A lack of empathy in favor of an individualistic mindset over a broad group of people has proven to be detrimental in the modern world. Conory brings up how a lack of empathy impacts the prison system: “there is a severe empathy deficit in how we treat prisoners, leading directly to reoffending. In England, we have a recidivism rate approaching 60 per cent” (Conory). A rise in recidivism is due to a lack of empathy and understanding of the prisoners. They are isolated, alone, and cast out by society. These prisoners feel misunderstood, and they may feel compelled to lash out. Prisoners reoffend because prison is a place they can be understood, a place where others can empathize due to the shared experience of being isolated from society in a prison cell. The broader community believes felons to be inherently bad people, and prisoners are often portrayed poorly in the media. However, they are still human. This individualistic mindset of how prisoners should be treated and isolated from the rest of society is an example of a lack of empathy in modern society.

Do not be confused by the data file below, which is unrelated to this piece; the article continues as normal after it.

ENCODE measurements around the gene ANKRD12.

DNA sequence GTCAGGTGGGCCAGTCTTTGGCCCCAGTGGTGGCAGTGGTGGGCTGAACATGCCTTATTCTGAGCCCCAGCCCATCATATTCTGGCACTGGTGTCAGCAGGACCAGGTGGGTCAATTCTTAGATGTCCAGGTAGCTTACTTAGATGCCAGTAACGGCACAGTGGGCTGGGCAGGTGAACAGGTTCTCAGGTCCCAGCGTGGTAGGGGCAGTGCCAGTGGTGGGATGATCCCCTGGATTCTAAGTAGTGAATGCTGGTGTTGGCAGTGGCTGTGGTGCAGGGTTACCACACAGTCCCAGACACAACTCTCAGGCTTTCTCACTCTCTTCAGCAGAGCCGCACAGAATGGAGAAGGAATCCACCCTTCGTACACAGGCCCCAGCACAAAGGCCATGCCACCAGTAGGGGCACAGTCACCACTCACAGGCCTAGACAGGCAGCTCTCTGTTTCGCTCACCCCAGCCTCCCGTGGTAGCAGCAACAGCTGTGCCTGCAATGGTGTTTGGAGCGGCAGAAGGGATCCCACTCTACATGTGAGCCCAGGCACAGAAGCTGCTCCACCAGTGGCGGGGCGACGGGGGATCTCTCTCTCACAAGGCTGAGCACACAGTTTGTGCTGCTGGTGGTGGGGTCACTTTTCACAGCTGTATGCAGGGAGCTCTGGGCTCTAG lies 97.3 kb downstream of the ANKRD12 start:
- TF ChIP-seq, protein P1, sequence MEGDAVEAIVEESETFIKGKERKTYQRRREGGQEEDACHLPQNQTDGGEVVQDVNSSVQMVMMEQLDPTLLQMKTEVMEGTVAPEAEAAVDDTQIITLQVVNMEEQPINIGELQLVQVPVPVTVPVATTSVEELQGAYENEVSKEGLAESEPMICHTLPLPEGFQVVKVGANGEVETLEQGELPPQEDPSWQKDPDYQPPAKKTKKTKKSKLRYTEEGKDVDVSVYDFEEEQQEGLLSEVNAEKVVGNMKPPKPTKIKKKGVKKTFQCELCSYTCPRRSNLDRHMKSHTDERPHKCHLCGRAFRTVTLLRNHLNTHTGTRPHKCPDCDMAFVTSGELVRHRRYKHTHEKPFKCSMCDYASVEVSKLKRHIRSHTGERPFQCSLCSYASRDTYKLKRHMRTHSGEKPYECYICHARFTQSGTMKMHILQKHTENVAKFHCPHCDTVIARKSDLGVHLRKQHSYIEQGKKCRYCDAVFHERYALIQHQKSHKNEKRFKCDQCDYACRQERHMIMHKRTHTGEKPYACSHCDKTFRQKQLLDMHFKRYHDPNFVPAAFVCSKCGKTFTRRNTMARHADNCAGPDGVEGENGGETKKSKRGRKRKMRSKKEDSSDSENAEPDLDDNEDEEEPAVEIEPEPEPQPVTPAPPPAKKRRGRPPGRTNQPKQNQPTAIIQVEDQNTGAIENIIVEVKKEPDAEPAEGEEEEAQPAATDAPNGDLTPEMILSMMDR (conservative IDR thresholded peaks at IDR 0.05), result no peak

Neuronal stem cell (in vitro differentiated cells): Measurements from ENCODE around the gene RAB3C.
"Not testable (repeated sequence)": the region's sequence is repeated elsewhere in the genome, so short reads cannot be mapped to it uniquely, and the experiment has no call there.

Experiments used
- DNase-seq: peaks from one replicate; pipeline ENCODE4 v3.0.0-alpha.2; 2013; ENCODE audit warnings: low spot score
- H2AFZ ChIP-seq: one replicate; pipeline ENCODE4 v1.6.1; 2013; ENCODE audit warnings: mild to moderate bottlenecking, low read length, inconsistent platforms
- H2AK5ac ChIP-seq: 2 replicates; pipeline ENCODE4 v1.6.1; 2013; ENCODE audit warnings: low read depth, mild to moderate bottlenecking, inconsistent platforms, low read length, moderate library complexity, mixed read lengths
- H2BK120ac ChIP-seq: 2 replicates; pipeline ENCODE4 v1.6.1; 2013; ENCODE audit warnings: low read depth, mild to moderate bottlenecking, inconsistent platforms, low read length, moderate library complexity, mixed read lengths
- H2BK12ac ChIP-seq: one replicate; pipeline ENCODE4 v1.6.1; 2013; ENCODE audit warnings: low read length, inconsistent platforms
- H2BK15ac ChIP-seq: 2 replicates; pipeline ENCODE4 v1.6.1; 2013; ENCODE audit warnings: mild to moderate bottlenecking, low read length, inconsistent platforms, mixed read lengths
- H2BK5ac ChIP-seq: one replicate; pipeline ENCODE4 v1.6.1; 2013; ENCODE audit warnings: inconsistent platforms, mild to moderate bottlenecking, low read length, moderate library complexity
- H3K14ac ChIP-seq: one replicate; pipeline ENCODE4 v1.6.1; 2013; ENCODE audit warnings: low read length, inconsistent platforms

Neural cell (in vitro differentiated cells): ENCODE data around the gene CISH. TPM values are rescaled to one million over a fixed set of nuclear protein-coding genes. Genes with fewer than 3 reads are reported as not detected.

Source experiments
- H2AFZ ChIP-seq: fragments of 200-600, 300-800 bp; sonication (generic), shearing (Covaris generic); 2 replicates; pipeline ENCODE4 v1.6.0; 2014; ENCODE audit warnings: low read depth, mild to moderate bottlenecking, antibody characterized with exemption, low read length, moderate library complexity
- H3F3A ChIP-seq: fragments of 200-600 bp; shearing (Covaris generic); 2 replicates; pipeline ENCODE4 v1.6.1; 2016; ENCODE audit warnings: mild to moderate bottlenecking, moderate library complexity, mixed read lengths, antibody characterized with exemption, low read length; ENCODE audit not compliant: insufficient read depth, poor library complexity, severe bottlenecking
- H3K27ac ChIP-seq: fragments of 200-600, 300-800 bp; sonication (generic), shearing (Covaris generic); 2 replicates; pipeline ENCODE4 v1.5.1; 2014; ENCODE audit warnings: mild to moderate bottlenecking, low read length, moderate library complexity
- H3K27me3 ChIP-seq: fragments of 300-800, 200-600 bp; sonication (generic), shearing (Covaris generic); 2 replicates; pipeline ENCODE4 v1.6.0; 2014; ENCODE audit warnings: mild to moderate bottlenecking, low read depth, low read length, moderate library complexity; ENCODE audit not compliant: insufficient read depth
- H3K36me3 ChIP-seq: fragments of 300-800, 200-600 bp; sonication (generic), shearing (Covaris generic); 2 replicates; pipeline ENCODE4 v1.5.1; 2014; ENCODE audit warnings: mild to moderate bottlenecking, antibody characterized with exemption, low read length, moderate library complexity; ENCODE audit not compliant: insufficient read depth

Humans have also had a lack of empathy in favor of an individualistic mindset at other points in history. Turn to James Burton, cultural and home news journalist at The Conversation, The Daily Mail, and The Independent: “Slavery, colonialism, alienation, patriarchy, racial inequality and virtually any form of systemic social injustice you can think of, involve presenting some beings as ‘less than human’ in order to justify their exploitation” (Burton). In the absence of empathy, an individualistic and isolated mindset has led to great mistakes in the course of human history. Humans, individuals, people have been harmed because of a lack of empathy or understanding of an experience. In the 1800s, the American South would not allow slaves to be free. Every slave was black, and, excluding indentured servitude, every white person was free. The whites prohibited the freeing of slaves because they would have to acknowledge that people of color were, in fact, people. If whites believed blacks were of a different species, they would not be capable of feeling empathy, such as the case with pets and their owners. When humans distance themselves and from each other and do not allow for a shared experience, they cultivate an individualistic, isolated mindset that only causes pain and suffering.